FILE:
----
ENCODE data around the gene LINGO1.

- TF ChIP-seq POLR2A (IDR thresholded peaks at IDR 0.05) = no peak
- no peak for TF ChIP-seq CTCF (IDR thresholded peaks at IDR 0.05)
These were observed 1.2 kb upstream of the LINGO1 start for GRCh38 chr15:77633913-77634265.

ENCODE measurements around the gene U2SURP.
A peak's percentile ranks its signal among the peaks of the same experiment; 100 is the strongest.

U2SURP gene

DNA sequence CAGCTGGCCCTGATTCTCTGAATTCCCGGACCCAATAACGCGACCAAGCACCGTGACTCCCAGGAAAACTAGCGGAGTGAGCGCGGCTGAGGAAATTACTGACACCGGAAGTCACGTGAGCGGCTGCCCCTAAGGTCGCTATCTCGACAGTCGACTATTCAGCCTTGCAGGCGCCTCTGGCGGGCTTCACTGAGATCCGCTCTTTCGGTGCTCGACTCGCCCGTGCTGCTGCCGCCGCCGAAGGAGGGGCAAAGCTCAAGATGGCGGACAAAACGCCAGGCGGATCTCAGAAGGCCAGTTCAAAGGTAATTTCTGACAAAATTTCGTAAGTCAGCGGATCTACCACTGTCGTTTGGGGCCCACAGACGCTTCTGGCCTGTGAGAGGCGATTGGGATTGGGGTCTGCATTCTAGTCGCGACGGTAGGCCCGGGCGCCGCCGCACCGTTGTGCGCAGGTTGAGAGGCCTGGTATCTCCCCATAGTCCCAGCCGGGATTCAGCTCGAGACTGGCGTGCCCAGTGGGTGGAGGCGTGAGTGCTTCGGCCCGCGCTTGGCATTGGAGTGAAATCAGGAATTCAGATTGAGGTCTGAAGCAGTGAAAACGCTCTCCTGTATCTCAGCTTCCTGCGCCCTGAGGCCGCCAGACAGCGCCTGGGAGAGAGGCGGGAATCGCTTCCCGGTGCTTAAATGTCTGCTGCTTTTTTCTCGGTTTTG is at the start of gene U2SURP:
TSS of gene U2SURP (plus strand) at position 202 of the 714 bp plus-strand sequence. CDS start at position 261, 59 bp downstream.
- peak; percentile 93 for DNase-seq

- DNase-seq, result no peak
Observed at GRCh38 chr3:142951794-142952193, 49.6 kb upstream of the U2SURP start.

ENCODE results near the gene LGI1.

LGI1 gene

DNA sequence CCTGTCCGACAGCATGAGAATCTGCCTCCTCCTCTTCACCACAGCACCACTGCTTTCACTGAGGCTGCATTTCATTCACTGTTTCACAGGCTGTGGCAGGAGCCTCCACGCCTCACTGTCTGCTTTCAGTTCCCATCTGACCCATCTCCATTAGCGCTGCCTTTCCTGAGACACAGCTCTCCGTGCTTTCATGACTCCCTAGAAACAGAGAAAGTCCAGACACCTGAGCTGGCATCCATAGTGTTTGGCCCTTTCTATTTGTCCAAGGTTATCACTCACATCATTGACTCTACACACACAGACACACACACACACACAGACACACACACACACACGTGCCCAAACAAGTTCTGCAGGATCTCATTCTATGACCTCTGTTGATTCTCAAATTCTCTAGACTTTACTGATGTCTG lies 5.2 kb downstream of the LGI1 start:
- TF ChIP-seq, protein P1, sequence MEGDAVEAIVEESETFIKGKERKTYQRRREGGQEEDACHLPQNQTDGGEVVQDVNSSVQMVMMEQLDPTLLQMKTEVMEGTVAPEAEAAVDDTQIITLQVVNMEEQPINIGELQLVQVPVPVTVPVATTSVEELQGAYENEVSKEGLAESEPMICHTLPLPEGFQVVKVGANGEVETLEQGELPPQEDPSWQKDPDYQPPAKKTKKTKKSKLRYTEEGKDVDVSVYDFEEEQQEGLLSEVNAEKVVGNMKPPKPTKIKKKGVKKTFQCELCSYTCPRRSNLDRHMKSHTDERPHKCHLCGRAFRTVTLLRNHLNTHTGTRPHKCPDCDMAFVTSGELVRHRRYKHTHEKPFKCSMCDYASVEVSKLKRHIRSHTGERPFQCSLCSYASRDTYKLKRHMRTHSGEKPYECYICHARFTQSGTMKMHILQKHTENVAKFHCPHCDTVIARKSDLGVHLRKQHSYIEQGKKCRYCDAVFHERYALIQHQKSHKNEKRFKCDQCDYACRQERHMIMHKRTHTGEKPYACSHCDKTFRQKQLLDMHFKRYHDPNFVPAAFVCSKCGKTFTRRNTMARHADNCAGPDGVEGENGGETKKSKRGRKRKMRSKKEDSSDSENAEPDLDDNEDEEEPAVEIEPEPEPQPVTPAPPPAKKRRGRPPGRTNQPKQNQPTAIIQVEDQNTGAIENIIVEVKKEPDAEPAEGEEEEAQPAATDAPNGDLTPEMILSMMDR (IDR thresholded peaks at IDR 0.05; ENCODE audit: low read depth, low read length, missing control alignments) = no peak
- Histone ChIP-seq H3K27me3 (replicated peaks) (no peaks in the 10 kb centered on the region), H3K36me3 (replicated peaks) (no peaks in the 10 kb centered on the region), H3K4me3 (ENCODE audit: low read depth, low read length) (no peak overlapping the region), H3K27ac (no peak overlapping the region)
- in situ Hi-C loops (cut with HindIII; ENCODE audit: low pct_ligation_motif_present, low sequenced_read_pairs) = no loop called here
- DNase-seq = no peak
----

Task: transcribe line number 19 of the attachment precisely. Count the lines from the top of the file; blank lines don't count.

- DNase-seq = no peak